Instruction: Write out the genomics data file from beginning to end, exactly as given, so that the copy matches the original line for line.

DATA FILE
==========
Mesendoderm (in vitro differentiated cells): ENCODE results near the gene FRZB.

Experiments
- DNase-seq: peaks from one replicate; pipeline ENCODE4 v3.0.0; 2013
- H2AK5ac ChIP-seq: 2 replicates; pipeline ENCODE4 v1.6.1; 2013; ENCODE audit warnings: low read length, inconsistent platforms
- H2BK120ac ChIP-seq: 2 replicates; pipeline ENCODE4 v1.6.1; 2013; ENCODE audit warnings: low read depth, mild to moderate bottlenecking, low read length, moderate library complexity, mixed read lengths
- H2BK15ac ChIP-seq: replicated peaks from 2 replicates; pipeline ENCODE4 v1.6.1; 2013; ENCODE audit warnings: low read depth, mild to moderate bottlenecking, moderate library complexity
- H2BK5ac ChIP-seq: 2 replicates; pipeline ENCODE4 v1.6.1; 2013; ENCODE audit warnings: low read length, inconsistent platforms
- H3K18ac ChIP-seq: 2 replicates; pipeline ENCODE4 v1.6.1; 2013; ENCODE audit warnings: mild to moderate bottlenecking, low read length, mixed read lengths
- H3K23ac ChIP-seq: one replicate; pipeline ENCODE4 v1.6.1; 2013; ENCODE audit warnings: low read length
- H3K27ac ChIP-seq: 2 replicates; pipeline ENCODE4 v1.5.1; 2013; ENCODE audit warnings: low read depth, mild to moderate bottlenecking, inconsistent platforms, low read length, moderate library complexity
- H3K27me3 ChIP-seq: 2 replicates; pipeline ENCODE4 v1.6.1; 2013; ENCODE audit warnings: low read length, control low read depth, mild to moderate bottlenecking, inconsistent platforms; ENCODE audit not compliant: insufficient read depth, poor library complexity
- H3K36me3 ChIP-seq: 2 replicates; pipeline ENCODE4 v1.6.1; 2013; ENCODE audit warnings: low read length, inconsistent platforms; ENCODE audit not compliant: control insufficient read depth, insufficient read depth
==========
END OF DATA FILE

Mesendoderm (in vitro differentiated cells): ENCODE results near the gene FRZB.

Experiments
- DNase-seq: peaks from one replicate; pipeline ENCODE4 v3.0.0; 2013
- H2AK5ac ChIP-seq: 2 replicates; pipeline ENCODE4 v1.6.1; 2013; ENCODE audit warnings: low read length, inconsistent platforms
- H2BK120ac ChIP-seq: 2 replicates; pipeline ENCODE4 v1.6.1; 2013; ENCODE audit warnings: low read depth, mild to moderate bottlenecking, low read length, moderate library complexity, mixed read lengths
- H2BK15ac ChIP-seq: replicated peaks from 2 replicates; pipeline ENCODE4 v1.6.1; 2013; ENCODE audit warnings: low read depth, mild to moderate bottlenecking, moderate library complexity
- H2BK5ac ChIP-seq: 2 replicates; pipeline ENCODE4 v1.6.1; 2013; ENCODE audit warnings: low read length, inconsistent platforms
- H3K18ac ChIP-seq: 2 replicates; pipeline ENCODE4 v1.6.1; 2013; ENCODE audit warnings: mild to moderate bottlenecking, low read length, mixed read lengths
- H3K23ac ChIP-seq: one replicate; pipeline ENCODE4 v1.6.1; 2013; ENCODE audit warnings: low read length
- H3K27ac ChIP-seq: 2 replicates; pipeline ENCODE4 v1.5.1; 2013; ENCODE audit warnings: low read depth, mild to moderate bottlenecking, inconsistent platforms, low read length, moderate library complexity
- H3K27me3 ChIP-seq: 2 replicates; pipeline ENCODE4 v1.6.1; 2013; ENCODE audit warnings: low read length, control low read depth, mild to moderate bottlenecking, inconsistent platforms; ENCODE audit not compliant: insufficient read depth, poor library complexity
- H3K36me3 ChIP-seq: 2 replicates; pipeline ENCODE4 v1.6.1; 2013; ENCODE audit warnings: low read length, inconsistent platforms; ENCODE audit not compliant: control insufficient read depth, insufficient read depth